On Tuesday, the Department of Justice announced that it would not bring federal charges against a New York Police Department Officer who choked Eric Gardner to death five years ago in what many are calling a prime example of police brutality in America. The timing of the decision was acknowledged by everyone as it came one day before the five-year anniversary of the event but hours after President Trump had told four female senators of color to “go back where you come from.” The government’s decision results in Officer Daniel Pantaleo never facing criminal charges for Garner’s death in a court of law. Pantaleo is still on duty with NYPD at this time though at a "desk job."
The U.S. Attorney for the Eastern District of New York, Mr. Richard Donoghue, said that after an exhaustive investigation the DOJ had no choice but to come to this conclusion. To bring charges the government would have had to prove that Pantaleo violated civil rights law, which would mean employing unreasonable force against Gardner and proving that Pantaleo willfully broke the law. “Mr. Garner’s death was a terrible tragedy. But having thoroughly investigated the surrounding circumstances, the Department has concluded that the available evidence would not support federal civil rights charges against any officer,” Donoghue explained to reporters. “We know and understand that some will be disappointed by this decision, but it is the conclusion that is compelled by the evidence and the law.” In 2014, a grand jury convened in Staten Island, New York also refused bring state criminal charges against Pantaleo.
Insiders in the White House have stated that Donoghue’s decision took so long because of conflict in President Trump’s Justice Department among prosecutors in the Civil Rights Division versus top agency officials. Eventually, prosecutors determined that Pantaleo correctly employed a chokehold on Garner for about seven seconds. DOJ disagreed with the cause of death pronounced by the City’s medical examiner. This individual found the death to be a homicide produced by the chokehold. However, DOJ found evidence of an underlying medical condition which may have contributed to the ultimate result. At the end of the day, Attorney General William Barr ultimately decided not to bring charges. Donoghue remarked that Bar called the decision "difficult" to make.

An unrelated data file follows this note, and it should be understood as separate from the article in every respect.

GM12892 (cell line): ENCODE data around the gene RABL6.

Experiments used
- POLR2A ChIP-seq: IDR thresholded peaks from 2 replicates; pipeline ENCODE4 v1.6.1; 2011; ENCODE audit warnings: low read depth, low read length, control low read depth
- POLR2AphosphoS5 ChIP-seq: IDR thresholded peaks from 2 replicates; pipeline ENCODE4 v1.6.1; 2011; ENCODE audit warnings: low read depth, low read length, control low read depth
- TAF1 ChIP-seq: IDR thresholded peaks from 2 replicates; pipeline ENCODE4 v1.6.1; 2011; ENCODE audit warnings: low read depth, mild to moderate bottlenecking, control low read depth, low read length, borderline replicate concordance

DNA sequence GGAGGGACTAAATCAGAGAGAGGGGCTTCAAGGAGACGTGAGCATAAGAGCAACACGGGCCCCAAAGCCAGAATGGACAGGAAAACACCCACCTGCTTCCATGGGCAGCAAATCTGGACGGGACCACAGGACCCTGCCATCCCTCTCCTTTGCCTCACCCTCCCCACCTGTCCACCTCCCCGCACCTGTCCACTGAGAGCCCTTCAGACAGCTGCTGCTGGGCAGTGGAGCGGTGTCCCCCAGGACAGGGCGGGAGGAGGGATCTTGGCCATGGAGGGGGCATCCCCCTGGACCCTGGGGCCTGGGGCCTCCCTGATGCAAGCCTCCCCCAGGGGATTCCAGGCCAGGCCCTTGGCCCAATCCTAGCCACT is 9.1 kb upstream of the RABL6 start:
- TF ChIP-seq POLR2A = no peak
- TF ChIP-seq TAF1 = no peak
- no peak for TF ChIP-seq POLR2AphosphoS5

Further clouding the issue is that Pantaleo now may face disciplinary proceedings from NYPD. Ultimately, New York Mayor Bill de Blasio may weigh on the issue. Currently, Mayor de Blasio is running for the democratic nomination for President. Many from the African American community have questioned the ability of de Blasio to be the nominee and keep Pantaleo on the force. Of course, others are watching to see if the mayor will cave into pressure to appeal to a base needed to secure the nomination.
Only time will tell what ultimately happens with Pantaleo’s job. But with both state and federal prosecution no longer on the table, it seems even if the officer is fired, many will find it a hollow victory. No matter what your take on the case, clearly it is yet another example of how race plays an integral part in the issues surrounding the 2020 election.
-By Marc Consalo, Director of the Center for Law and Policy